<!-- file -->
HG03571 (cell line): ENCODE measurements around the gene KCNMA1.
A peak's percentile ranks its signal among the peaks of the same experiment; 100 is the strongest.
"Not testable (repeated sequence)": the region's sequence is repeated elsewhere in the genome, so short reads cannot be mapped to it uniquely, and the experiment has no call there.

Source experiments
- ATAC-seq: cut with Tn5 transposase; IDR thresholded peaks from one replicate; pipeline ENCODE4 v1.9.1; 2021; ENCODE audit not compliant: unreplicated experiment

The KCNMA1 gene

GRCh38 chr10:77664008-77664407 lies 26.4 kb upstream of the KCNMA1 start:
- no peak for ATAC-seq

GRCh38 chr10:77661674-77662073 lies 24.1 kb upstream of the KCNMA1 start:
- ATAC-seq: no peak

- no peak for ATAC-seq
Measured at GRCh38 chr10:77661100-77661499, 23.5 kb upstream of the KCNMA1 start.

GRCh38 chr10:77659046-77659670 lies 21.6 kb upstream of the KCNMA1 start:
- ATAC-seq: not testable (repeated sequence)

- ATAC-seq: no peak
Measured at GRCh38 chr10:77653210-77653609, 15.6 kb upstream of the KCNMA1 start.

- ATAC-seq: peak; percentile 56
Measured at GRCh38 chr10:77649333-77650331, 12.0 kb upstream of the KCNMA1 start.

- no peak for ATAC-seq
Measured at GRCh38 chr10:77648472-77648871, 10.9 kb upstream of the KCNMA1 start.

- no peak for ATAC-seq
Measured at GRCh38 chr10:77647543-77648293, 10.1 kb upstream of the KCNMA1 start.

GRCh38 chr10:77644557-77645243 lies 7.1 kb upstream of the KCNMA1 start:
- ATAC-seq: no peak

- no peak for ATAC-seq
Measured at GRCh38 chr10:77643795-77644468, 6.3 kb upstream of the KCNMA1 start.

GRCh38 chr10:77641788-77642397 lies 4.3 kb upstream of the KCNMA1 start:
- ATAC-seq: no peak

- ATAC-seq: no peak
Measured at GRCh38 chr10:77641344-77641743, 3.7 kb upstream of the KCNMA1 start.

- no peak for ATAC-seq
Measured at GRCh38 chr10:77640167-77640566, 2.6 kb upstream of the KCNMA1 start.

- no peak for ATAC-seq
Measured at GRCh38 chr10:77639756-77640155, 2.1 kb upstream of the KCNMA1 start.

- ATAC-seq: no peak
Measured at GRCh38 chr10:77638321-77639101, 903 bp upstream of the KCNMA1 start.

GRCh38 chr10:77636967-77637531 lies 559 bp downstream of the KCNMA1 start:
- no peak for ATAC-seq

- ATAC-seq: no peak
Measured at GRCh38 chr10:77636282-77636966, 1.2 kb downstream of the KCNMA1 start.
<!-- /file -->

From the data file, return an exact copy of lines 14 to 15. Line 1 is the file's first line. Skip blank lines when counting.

- ATAC-seq: not testable (repeated sequence)

- ATAC-seq: no peak